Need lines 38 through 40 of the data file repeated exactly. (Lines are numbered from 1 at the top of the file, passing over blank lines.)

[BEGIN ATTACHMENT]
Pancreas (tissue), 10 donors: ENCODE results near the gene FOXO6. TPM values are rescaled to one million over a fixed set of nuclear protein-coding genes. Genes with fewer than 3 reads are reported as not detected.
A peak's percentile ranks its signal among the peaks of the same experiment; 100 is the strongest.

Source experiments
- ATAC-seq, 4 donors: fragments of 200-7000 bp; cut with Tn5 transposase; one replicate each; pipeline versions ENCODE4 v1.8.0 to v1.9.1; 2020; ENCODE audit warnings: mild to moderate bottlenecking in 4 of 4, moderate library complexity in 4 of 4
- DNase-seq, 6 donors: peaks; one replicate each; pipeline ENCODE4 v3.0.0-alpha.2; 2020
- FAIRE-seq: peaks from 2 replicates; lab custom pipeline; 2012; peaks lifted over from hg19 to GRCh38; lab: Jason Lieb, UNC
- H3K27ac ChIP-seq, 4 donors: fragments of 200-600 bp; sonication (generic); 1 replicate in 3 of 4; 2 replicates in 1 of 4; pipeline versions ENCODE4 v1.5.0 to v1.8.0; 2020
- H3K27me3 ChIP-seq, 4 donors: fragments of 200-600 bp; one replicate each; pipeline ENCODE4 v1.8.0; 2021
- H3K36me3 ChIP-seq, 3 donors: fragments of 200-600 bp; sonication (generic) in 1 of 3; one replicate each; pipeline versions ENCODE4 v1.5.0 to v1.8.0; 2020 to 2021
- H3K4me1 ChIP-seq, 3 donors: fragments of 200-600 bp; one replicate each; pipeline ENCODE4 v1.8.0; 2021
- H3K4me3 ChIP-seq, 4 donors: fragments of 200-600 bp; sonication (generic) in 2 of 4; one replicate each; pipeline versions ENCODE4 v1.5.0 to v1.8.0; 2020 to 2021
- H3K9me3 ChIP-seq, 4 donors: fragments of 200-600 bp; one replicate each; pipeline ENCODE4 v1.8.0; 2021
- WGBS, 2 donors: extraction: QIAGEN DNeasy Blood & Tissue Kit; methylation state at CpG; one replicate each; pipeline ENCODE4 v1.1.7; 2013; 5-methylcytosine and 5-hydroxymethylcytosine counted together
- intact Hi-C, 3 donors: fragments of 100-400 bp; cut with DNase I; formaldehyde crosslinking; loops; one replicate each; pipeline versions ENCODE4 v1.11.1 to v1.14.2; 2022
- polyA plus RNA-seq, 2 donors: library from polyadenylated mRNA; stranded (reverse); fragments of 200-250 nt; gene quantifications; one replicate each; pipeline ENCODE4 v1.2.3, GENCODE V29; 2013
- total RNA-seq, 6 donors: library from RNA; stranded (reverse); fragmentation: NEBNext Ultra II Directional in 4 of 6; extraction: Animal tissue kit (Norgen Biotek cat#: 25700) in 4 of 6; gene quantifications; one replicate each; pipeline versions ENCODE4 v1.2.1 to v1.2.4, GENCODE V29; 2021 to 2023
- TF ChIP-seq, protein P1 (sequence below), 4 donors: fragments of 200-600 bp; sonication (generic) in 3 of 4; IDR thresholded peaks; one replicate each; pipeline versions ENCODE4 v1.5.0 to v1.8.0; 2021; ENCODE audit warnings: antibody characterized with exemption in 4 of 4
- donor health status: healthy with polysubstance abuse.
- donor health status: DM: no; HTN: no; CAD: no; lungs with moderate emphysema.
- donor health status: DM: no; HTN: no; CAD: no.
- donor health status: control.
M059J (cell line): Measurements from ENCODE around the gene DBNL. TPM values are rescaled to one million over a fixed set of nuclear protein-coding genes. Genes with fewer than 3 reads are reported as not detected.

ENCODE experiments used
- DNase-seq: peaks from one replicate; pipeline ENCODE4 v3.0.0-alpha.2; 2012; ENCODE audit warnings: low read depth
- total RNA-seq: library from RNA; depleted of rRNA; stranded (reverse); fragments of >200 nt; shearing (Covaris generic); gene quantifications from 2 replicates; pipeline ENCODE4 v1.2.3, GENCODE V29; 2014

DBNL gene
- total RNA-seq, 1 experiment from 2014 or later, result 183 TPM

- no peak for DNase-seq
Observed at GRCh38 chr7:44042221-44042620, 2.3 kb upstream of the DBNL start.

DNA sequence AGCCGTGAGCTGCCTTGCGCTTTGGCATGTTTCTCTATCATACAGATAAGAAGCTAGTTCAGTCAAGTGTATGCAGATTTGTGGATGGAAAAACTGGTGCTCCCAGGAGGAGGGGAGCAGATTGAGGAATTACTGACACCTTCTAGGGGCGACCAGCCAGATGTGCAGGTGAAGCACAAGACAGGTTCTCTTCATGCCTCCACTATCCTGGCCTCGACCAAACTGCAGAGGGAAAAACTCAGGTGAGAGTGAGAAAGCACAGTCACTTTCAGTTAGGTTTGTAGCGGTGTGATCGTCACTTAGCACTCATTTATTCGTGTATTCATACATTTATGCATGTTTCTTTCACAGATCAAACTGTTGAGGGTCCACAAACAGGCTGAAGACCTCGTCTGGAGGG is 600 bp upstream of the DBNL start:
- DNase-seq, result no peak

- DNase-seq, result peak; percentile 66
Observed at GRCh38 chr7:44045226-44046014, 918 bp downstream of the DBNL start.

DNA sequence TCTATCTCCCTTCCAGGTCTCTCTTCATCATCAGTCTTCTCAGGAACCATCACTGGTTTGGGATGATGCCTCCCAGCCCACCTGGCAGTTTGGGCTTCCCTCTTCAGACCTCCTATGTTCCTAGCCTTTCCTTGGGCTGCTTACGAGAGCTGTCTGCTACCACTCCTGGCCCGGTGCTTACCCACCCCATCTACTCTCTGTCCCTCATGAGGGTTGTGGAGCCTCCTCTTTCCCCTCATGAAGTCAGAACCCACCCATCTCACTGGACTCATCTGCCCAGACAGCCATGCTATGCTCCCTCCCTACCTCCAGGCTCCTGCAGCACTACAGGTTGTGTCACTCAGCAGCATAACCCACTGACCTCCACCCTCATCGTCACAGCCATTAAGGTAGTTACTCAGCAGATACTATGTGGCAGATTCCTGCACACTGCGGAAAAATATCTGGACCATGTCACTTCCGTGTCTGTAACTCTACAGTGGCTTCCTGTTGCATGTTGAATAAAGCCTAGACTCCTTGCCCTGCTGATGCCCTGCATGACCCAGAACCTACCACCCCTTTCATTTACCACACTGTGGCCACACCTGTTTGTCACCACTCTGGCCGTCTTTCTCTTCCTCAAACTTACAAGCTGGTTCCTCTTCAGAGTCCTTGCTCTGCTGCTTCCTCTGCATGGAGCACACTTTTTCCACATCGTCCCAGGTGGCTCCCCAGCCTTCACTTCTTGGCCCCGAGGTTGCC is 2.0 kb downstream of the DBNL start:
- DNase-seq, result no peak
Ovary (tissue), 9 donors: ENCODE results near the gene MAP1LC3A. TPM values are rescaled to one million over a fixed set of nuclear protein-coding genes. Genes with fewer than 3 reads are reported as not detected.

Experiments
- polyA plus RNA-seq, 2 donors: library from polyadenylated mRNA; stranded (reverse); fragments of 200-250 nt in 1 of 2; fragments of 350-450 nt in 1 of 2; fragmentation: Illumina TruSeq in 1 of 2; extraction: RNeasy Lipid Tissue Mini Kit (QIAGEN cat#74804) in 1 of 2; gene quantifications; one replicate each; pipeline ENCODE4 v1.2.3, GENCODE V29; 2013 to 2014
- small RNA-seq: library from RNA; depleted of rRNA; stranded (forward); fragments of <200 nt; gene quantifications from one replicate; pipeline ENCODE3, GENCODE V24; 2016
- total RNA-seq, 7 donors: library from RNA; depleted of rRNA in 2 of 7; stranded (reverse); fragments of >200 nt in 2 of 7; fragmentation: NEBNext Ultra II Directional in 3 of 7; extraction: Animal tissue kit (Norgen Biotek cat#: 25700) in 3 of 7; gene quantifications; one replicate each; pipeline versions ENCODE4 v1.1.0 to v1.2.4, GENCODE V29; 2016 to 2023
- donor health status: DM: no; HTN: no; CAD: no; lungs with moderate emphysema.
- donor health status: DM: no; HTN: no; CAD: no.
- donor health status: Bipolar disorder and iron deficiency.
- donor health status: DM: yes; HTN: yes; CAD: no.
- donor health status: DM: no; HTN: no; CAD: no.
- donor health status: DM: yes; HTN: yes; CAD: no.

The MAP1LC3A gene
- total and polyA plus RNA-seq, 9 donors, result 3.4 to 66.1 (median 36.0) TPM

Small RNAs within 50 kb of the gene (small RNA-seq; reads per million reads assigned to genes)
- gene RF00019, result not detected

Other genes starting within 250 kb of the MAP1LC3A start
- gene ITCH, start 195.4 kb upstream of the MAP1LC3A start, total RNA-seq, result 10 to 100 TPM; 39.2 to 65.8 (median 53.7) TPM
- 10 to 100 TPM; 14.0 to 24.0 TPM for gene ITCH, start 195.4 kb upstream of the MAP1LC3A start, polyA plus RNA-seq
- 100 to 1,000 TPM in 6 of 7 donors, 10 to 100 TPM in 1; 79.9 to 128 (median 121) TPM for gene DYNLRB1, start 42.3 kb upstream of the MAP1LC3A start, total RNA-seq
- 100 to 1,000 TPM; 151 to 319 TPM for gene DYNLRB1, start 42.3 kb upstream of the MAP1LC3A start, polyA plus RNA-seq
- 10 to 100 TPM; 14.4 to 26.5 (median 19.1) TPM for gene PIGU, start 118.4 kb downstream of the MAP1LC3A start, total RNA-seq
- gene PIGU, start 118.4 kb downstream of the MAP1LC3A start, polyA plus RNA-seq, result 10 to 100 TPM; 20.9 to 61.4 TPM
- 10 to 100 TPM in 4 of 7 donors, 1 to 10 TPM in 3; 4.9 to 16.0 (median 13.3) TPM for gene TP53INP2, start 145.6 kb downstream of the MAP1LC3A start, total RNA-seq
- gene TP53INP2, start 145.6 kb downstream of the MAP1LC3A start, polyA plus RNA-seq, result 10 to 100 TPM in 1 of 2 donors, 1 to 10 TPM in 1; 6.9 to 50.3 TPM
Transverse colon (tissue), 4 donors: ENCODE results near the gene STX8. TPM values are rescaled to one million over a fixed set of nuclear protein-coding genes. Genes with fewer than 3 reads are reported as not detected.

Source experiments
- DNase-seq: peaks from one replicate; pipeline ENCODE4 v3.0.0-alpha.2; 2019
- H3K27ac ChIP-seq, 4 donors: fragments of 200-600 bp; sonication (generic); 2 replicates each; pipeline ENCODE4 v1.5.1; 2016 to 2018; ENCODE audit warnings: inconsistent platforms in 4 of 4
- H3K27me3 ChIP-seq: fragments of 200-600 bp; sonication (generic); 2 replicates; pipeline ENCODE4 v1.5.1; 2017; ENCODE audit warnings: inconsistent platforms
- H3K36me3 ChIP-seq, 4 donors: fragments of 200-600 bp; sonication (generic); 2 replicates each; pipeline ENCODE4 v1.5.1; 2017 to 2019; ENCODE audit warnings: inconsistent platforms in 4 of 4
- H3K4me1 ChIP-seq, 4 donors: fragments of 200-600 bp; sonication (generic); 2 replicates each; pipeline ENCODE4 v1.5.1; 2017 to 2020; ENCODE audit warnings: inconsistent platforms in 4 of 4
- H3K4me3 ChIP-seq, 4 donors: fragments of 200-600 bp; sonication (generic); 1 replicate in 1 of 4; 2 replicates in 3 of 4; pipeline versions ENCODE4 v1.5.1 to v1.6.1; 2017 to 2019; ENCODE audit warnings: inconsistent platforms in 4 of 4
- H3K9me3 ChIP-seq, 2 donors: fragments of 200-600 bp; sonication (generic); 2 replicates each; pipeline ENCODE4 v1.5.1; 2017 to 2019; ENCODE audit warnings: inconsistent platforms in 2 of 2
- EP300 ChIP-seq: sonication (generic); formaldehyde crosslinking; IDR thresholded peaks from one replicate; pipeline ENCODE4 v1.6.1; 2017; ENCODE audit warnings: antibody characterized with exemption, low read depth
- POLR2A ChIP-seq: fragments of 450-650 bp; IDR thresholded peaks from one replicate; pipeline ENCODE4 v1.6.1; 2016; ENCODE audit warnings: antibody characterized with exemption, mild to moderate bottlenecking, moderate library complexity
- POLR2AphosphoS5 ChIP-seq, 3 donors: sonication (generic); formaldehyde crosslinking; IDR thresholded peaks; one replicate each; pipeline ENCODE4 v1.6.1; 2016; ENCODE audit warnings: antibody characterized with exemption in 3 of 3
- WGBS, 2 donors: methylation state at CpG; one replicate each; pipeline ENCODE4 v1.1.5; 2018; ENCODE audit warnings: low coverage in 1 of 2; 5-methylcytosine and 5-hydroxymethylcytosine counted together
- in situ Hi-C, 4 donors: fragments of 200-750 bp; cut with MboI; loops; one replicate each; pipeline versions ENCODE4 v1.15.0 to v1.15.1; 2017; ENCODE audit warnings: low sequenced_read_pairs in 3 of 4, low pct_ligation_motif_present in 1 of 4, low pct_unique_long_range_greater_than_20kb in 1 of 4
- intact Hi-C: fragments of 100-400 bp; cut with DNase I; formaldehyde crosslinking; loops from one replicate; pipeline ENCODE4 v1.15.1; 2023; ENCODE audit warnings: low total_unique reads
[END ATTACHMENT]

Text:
- polyA plus RNA-seq, 2 donors: library from polyadenylated mRNA; stranded (reverse); fragments of 200-250 nt in 1 of 2; fragments of 350-450 nt in 1 of 2; fragmentation: Illumina TruSeq in 1 of 2; extraction: RNeasy Lipid Tissue Mini Kit (QIAGEN cat#74804) in 1 of 2; gene quantifications; one replicate each; pipeline ENCODE4 v1.2.3, GENCODE V29; 2013 to 2014
- small RNA-seq: library from RNA; depleted of rRNA; stranded (forward); fragments of <200 nt; gene quantifications from one replicate; pipeline ENCODE3, GENCODE V24; 2016
- total RNA-seq, 7 donors: library from RNA; depleted of rRNA in 2 of 7; stranded (reverse); fragments of >200 nt in 2 of 7; fragmentation: NEBNext Ultra II Directional in 3 of 7; extraction: Animal tissue kit (Norgen Biotek cat#: 25700) in 3 of 7; gene quantifications; one replicate each; pipeline versions ENCODE4 v1.1.0 to v1.2.4, GENCODE V29; 2016 to 2023